That is about 40% less time. The code contains lots of things that  
can be optimized for both memory and CPU. Pretty sure it can be  
cranked down to use a fraction of the ticks spent by a RAMDirectory.  
I aim at 1/3.

The FSDirectory take 5MB with no fields stored. My implementation  
occupies about 100MB RAM, but that includes me treating all fields as  
Store.YES so it is not comparable at this stage.

I did not time the indexing, but it felt as it was about three to  
five times as fast.

Personally I'll be using Prevayler for persistence  
(java.io.Serializable with transactions).


Basically, this is what I did:

public final class Document implements java.io.Serializable {
     private static final long serialVersionUID = 1l;

     private Integer documentNumber;
     private Map<Term, int[]> termsPositions;
     private Map<String, TermFreqVector> termFrequecyVectorsByField;
     private TermFreqVector[] termFrequencyVectors;


public final class Term implements Comparable, java.io.Serializable {
     private static final long serialVersionUID = 1l;

     private int orderIndex;
     private ArrayList<Document> documents;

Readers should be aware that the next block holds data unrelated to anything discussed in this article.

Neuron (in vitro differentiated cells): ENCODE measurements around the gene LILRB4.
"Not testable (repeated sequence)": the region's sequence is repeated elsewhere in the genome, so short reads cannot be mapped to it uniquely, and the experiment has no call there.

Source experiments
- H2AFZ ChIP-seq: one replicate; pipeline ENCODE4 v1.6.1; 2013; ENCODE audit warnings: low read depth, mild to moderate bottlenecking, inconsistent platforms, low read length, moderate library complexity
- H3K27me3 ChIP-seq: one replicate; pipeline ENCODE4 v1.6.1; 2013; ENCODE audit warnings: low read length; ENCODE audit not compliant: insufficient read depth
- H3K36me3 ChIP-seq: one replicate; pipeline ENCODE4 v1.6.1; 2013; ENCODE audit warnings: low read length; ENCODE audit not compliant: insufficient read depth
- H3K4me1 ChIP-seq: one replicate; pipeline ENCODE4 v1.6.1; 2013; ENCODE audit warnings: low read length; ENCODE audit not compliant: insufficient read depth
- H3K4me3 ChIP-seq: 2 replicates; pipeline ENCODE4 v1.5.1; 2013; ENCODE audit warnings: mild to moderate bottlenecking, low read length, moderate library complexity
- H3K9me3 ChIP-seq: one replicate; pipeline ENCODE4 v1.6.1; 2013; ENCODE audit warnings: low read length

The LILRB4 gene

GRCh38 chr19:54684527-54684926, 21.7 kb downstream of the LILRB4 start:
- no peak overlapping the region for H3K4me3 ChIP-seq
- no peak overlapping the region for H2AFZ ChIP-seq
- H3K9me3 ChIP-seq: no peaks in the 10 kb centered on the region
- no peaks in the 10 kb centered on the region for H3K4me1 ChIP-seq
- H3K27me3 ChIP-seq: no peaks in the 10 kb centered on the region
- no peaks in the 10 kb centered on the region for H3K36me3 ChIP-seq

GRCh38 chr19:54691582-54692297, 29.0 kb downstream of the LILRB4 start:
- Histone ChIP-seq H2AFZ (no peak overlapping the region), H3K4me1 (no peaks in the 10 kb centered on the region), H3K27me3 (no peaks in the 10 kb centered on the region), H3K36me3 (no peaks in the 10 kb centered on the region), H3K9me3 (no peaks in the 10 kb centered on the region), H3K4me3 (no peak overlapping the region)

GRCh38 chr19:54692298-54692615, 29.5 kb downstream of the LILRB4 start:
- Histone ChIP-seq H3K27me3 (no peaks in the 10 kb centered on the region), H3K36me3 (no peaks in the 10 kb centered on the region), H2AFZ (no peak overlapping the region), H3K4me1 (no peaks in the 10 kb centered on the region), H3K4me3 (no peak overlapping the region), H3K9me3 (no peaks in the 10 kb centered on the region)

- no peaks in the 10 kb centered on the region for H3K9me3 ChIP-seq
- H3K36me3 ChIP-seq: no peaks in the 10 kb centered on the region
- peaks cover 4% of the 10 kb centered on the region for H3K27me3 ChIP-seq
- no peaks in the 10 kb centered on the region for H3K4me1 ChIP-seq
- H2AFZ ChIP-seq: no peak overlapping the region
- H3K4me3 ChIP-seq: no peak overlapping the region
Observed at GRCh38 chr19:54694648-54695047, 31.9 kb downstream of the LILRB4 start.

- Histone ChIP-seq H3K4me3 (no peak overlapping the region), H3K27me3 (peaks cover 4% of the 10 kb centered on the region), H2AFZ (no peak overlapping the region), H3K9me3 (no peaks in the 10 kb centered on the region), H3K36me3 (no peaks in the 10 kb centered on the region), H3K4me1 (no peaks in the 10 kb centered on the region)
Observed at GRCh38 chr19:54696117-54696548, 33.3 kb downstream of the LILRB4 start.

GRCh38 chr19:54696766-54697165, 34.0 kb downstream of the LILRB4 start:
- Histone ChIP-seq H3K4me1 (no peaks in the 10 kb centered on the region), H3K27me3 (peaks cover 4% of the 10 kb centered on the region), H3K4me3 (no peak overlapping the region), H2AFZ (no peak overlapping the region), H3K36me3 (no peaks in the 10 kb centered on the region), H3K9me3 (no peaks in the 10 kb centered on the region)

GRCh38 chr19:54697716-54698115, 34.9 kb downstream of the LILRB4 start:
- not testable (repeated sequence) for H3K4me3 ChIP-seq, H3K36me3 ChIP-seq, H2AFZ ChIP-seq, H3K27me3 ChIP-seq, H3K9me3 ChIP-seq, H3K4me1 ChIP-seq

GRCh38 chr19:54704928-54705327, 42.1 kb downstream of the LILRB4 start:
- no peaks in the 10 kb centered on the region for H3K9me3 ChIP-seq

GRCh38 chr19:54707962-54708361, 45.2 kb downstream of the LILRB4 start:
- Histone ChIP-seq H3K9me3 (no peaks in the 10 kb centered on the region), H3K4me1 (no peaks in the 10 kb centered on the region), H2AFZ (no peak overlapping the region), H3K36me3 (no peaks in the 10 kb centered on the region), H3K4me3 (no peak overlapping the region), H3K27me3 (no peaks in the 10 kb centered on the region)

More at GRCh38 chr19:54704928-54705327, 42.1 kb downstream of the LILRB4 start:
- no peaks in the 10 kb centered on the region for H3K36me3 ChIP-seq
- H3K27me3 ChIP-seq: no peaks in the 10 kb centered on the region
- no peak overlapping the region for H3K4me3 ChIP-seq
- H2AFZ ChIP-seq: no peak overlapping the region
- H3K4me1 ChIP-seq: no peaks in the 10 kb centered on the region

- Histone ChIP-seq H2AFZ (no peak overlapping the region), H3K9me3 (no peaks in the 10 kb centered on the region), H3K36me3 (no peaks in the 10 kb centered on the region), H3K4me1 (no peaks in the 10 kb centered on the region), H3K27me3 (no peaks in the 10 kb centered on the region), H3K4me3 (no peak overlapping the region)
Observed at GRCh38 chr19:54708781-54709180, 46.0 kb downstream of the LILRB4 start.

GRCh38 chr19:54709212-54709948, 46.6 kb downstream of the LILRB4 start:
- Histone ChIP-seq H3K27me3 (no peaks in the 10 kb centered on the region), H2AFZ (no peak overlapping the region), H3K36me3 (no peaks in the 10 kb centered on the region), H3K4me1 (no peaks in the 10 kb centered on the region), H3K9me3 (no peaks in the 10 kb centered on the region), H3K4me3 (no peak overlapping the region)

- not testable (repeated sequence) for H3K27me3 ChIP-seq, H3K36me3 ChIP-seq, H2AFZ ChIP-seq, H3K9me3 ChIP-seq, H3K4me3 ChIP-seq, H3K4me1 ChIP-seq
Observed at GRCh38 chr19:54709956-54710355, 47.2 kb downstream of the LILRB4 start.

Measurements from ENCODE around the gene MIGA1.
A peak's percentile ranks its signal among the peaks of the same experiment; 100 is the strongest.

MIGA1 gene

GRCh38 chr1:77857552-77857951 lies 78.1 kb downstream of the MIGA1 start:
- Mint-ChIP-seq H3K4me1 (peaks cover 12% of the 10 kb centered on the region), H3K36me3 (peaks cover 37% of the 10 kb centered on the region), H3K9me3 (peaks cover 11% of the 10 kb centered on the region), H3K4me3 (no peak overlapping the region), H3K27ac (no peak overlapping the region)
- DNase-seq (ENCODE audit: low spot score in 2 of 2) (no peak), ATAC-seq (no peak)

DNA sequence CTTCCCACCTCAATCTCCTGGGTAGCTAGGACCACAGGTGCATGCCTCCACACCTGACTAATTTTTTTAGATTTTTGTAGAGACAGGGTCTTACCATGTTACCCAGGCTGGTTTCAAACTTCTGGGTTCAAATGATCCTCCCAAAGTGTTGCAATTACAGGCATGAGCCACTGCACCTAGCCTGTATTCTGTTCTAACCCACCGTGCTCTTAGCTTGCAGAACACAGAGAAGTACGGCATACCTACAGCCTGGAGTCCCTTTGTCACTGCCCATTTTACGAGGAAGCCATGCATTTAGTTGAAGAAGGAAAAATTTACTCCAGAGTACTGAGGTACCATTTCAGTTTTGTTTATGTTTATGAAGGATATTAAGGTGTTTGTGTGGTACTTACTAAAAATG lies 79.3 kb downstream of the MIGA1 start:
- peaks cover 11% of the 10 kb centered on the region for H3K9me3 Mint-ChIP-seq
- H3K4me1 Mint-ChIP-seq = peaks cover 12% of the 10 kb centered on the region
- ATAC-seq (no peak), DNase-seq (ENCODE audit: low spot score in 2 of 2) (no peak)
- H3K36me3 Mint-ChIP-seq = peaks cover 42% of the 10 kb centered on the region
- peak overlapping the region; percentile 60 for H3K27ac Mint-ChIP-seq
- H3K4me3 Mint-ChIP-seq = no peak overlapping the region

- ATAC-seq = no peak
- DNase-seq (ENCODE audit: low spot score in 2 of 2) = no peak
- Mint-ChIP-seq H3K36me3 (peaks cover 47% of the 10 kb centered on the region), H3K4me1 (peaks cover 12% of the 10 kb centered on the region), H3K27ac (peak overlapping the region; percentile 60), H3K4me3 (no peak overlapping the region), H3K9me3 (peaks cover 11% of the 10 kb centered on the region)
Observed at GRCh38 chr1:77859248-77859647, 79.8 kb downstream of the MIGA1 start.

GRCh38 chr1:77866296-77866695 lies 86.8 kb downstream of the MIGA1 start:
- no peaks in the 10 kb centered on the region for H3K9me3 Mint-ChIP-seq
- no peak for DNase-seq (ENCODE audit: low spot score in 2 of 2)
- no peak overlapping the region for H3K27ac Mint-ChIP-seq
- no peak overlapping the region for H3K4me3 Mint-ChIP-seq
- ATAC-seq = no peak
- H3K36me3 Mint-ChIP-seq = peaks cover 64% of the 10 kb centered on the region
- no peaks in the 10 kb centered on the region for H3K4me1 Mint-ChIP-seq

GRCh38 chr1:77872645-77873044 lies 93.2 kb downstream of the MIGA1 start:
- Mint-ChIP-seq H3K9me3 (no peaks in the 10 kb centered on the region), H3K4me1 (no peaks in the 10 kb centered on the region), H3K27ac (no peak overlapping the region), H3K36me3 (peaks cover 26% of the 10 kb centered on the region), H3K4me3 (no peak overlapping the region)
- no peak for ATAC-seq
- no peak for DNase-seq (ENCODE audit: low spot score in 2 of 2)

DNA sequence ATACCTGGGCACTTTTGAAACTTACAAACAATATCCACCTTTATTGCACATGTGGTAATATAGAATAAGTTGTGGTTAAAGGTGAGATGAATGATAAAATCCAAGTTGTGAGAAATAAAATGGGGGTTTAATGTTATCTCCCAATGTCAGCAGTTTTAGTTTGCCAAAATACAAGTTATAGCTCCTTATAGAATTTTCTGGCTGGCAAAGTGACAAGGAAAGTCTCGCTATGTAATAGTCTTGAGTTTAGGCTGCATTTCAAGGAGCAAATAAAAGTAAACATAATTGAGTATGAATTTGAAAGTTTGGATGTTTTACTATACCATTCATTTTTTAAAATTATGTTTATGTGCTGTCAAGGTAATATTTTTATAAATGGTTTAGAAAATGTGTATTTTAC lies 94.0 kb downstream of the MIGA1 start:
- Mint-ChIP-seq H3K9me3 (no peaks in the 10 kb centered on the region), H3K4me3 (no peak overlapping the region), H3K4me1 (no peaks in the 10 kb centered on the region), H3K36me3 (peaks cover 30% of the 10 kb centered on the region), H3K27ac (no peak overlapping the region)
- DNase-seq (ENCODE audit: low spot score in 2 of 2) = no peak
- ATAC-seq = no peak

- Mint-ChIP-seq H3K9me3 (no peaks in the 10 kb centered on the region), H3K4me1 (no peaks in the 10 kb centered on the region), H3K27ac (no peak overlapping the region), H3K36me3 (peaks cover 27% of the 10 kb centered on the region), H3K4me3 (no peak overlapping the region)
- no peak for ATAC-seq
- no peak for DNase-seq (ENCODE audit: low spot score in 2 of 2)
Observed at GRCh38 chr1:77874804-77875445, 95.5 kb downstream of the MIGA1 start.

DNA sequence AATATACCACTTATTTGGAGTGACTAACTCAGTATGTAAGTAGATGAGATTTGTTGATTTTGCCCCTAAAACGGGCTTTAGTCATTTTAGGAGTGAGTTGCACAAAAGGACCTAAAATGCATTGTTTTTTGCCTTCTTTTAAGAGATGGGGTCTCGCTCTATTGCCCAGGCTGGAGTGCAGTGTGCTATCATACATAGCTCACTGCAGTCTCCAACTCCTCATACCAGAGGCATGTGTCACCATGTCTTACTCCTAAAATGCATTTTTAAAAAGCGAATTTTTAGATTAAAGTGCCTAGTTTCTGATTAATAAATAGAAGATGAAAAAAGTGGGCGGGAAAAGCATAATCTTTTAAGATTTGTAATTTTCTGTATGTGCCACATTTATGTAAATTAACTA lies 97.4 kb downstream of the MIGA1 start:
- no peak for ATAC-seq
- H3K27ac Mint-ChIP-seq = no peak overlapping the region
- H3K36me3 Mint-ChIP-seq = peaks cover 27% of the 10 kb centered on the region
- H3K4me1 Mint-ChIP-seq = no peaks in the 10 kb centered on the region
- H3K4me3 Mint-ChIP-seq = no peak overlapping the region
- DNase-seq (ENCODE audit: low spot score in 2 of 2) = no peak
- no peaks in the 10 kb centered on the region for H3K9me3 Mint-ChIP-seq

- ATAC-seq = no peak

public class MemImplManager implements Serializable {
     private static final long serialVersionUID = 1l;

     private transient Map<String, byte[]> normsByFieldCache;
     private Map<String, ArrayList<Byte>> normsByField;

     private ArrayList<Term> orderedTerms;
     private ArrayList<Document> documents;

     private Map<String, Map<String, Term>> termsByFieldAndName;

     private class MemImplReader extends IndexReader {
         ...


So far everything is not fully implemented yet, hence my test only  
contains SpanQueries.

        for (int i = 0; i < 10000; i++) {
             placeQuery(new String[]{"csi", "ny"});
             placeQuery(new String[]{"csi", "new", "york"});
             placeQuery(new String[]{"star", "trek", "enterprise"});
             placeQuery(new String[]{"star", "trek", "deep", "space"});
             placeQuery(new String[]{"lust", "in", "space"});
             placeQuery(new String[]{"lost", "in", "space"});